Do you ever wonder if, in the face of danger, you would risk yourself to save someone in dire need, or flee the scene, or stand there in gape-mouthed befuddlement?
I'm not asking just because of the recent 10-year anniversary of the 9/11 terrorist attacks I'm also asking because earlier this week a group of strangers on a street in Logan, Utah, were videoed coming together to help save a man despite some risk to themselves.
After a motorcycle and car crashed on the street, the motorcycle started on fire. The video, taken from inside a nearby office building, starts here.
As the blaze spread to the engine compartment of the car, a construction worker ran over to look under the car's front end and saw that the motorcyclist was trapped underneath. Pretty quickly another construction worker and a few bystanders came together to try lifting the car off of what they figured was a dead motorcyclist.
The five people barely budged the car, so one of the women helping laid down on the pavement to look at the motorcyclist, and once she announced that the man was alive more bystanders rushed in to help. With about a dozen people lifting and pushing, the car was tipped up and the motorcyclist dragged out to safety. Go ahead and clap now.
Also caught on camera was one poor schlep in a suit and tie standing around, getting in people's way and not helping one lick of a bit to lift the car or drag the guy out — or even count one-two-three, heave-ho. At one point, however, he did take a break to lean on the car's trunk lid. Thanks for that, man.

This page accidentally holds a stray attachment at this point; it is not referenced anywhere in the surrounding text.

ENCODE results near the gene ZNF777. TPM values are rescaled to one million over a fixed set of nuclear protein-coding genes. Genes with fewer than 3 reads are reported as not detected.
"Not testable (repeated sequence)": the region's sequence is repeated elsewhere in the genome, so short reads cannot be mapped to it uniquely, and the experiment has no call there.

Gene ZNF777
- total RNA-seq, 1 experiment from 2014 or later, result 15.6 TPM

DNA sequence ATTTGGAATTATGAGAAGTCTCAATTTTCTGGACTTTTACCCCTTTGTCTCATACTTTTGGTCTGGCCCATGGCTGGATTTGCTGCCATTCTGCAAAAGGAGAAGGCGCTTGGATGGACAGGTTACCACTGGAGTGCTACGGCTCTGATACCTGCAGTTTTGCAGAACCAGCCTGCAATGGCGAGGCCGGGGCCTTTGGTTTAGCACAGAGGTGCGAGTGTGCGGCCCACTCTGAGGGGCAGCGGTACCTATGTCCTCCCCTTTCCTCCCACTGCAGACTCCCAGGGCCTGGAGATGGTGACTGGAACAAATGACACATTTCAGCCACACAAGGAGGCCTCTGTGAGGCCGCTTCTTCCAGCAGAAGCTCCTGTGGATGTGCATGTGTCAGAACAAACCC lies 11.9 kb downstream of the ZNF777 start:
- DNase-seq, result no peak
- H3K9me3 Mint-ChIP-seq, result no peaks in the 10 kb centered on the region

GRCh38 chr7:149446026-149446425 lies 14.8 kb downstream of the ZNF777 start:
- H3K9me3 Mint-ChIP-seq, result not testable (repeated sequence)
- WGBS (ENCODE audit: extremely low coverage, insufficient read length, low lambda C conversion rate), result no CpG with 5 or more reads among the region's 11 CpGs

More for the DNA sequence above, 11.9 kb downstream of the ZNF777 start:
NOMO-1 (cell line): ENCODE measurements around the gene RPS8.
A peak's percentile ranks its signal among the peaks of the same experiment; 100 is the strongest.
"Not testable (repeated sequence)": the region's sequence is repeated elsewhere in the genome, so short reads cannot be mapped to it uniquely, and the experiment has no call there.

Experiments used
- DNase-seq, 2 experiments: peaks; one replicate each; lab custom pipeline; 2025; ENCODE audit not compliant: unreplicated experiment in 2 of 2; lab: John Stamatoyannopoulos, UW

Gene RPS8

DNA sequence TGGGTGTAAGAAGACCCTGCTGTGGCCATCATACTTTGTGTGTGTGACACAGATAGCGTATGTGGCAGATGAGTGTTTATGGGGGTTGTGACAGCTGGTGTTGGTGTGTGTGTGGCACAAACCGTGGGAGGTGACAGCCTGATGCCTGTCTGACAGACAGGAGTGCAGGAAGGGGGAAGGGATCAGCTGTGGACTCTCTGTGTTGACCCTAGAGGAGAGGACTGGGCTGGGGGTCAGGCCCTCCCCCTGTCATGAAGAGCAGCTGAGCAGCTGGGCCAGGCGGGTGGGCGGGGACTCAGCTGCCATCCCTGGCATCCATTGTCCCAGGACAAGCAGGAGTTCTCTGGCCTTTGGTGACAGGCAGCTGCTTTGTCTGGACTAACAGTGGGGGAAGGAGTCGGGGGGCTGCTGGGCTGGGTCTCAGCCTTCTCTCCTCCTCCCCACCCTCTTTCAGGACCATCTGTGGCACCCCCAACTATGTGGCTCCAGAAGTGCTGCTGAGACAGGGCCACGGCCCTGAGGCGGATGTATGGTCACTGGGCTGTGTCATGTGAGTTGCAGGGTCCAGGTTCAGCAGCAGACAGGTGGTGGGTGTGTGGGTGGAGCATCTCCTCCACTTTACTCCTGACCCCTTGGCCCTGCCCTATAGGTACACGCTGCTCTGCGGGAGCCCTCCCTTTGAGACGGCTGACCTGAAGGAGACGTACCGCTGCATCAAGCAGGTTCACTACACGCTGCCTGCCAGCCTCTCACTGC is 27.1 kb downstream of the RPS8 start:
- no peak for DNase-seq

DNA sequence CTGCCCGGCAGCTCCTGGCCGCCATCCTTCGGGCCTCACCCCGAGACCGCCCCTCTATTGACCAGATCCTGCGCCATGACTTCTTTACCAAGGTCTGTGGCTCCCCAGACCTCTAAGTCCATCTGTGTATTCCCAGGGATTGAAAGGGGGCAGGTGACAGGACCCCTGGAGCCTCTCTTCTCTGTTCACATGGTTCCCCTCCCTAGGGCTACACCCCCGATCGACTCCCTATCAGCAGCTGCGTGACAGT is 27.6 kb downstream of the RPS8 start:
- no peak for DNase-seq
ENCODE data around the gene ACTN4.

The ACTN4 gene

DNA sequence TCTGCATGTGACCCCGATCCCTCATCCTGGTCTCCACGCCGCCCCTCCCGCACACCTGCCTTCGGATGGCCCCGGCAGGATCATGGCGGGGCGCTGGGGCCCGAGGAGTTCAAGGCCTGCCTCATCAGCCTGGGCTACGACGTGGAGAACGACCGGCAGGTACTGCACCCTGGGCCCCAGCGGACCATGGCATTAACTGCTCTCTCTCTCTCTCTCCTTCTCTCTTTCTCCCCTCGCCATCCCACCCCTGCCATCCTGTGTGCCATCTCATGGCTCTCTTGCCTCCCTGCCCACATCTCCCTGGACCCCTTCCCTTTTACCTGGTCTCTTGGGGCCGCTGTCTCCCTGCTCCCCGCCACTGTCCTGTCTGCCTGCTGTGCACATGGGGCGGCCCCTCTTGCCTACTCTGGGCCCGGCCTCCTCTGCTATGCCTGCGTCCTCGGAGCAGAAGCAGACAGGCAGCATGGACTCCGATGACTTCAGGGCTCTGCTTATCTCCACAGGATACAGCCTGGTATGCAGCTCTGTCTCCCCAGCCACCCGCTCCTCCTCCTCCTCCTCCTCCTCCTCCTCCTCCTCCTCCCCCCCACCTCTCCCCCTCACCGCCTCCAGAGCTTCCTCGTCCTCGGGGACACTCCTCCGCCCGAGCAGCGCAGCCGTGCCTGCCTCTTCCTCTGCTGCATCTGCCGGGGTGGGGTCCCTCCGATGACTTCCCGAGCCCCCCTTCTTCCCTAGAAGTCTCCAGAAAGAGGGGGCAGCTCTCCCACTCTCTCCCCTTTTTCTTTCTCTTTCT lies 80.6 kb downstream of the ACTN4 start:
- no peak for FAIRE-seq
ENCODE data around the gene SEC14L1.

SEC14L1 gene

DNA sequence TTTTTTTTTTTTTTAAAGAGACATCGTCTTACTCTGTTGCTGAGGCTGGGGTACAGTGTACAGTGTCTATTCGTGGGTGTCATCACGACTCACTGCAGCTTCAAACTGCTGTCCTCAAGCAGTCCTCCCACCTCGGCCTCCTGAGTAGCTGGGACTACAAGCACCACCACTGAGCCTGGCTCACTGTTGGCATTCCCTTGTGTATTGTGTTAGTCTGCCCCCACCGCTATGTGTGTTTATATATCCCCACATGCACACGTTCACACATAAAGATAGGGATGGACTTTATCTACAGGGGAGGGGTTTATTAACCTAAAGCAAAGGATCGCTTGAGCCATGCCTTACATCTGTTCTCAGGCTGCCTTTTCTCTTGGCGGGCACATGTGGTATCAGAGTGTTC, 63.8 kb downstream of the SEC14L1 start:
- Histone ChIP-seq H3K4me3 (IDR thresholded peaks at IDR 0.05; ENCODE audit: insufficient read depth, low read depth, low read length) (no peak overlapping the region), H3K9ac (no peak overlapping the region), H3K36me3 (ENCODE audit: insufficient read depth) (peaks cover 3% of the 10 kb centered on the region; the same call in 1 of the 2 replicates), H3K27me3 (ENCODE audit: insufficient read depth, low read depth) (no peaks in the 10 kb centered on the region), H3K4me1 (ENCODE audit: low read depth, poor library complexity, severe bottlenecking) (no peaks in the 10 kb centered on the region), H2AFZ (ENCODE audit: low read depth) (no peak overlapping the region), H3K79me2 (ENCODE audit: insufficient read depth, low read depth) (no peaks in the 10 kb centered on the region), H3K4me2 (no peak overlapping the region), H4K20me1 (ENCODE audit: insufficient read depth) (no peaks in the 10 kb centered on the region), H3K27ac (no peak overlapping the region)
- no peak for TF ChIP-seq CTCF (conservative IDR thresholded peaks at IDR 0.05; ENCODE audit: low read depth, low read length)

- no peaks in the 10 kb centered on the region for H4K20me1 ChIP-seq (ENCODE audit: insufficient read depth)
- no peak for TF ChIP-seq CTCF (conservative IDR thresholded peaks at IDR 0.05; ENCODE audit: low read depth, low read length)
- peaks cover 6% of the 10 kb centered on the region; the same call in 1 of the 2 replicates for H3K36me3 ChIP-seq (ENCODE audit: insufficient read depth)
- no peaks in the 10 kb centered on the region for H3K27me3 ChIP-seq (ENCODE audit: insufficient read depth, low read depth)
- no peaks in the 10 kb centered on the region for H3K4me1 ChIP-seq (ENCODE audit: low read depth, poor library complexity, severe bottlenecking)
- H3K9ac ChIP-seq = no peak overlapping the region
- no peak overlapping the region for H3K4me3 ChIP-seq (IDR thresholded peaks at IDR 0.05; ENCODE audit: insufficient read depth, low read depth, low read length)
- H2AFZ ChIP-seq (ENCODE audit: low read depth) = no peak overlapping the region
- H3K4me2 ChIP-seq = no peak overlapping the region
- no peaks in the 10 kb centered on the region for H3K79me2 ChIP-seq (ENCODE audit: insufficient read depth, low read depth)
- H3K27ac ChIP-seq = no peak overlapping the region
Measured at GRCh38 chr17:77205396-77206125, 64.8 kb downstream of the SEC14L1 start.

The evil voice in my head hopes the suit went to work and bragged about helping save some guy's life, then had to suffer harassment once the video hit the news fan.
But realistically, I understand that some people just aren't good in emergencies, and we can't fault him for it. In fact, we should be thankful he was sporting a business suit rather than a law enforcement, military or fireman uniform at the moment he discovered he was not cut out to wear a cape and save the day.
Still, the question is out there: What kind of person are you?
Me? Honestly, I don't think I'm a "run toward the burning fireball of the World Trade Center in hopes of saving a few people before it collapses" kind of hero, but I like to think I'm a "lend my strong back to tip a car off a guy" kinda chick. I'm OK with that. I'm not in uniform or a cape.
This, though, is my fear: I will come to someone's aid, but bungle the job.
I'm not talking about putting the tourniquet on the wrong arm kind of bumbling. I'm talking about helping to tip the car off the guy, but unthinkingly pushing on the window instead of the frame, breaking the glass, cutting open a major artery and requiring more immediate medical attention than the squished guy left sprawled like a starfish on the pavement after being drug backward from under a car.
Or slipping and falling under the car just as it's dropped back down, but the group of helpful strangers is too exhausted to lift it a second time and none of the gape-mouthed lookie-Lou's are willing to step in. I'm left floundering around on the pavement, cussing and spitting on the flames to keep them away from my trapped leg.
My even-bigger fear? My bumbling will be caught on a video that goes viral on the Internet with over 10 million views, plus coverage on every major TV network. And some website called RescueFail.com will play the video backward — making it look like I kick the car off myself and stand to help tip the car up so we can slide the motorcyclist back under it — doesn't really help my cause.
(Don't even mention the late night talk show jokes at http://viewnorth40.wordpress.com.)